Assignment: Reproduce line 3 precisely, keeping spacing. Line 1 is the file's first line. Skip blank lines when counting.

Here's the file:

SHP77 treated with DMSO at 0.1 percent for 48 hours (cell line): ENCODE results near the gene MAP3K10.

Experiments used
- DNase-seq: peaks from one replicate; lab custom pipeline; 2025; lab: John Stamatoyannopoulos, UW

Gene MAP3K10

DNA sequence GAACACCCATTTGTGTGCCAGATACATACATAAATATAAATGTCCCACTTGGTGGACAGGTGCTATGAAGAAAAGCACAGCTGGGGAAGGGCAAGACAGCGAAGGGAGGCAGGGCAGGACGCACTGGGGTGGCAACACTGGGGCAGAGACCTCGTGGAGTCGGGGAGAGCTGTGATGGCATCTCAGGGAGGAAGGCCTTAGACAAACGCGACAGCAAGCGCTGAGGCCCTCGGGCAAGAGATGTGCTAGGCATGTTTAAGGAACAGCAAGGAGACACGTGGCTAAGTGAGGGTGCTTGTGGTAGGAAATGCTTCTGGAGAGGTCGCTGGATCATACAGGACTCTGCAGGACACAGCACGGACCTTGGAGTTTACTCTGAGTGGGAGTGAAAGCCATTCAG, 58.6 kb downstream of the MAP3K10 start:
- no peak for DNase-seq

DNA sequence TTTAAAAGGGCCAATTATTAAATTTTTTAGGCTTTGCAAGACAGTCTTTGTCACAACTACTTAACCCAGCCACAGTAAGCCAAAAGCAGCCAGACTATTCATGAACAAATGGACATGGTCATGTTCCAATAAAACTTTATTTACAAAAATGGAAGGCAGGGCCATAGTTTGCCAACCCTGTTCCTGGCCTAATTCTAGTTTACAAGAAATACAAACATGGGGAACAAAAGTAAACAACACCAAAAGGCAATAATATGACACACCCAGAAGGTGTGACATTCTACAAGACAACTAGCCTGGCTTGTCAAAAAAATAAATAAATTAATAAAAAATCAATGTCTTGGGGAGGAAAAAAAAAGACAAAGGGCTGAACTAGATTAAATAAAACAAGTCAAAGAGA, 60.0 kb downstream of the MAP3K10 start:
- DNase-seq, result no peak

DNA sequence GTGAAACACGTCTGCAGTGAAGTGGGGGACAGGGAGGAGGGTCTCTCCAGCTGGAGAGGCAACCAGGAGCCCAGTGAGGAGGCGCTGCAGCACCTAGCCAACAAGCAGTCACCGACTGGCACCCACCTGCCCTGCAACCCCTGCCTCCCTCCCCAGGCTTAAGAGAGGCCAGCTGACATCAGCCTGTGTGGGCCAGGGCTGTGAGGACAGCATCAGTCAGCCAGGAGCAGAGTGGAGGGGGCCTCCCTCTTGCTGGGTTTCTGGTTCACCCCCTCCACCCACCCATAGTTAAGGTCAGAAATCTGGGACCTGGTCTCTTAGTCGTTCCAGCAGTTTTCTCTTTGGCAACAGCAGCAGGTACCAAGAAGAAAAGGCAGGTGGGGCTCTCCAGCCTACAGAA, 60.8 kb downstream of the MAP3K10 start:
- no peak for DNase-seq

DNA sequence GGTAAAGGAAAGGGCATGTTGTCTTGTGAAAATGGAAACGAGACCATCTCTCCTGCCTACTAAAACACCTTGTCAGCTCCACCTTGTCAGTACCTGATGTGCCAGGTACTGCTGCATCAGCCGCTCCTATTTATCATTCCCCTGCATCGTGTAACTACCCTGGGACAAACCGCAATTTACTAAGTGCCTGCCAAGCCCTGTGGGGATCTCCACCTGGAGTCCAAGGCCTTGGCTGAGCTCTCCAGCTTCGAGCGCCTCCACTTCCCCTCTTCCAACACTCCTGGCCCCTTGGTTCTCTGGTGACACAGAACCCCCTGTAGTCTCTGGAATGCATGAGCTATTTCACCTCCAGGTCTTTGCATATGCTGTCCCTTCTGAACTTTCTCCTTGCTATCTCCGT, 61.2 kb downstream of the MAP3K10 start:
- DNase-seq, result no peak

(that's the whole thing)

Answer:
- DNase-seq: peaks from one replicate; lab custom pipeline; 2025; lab: John Stamatoyannopoulos, UW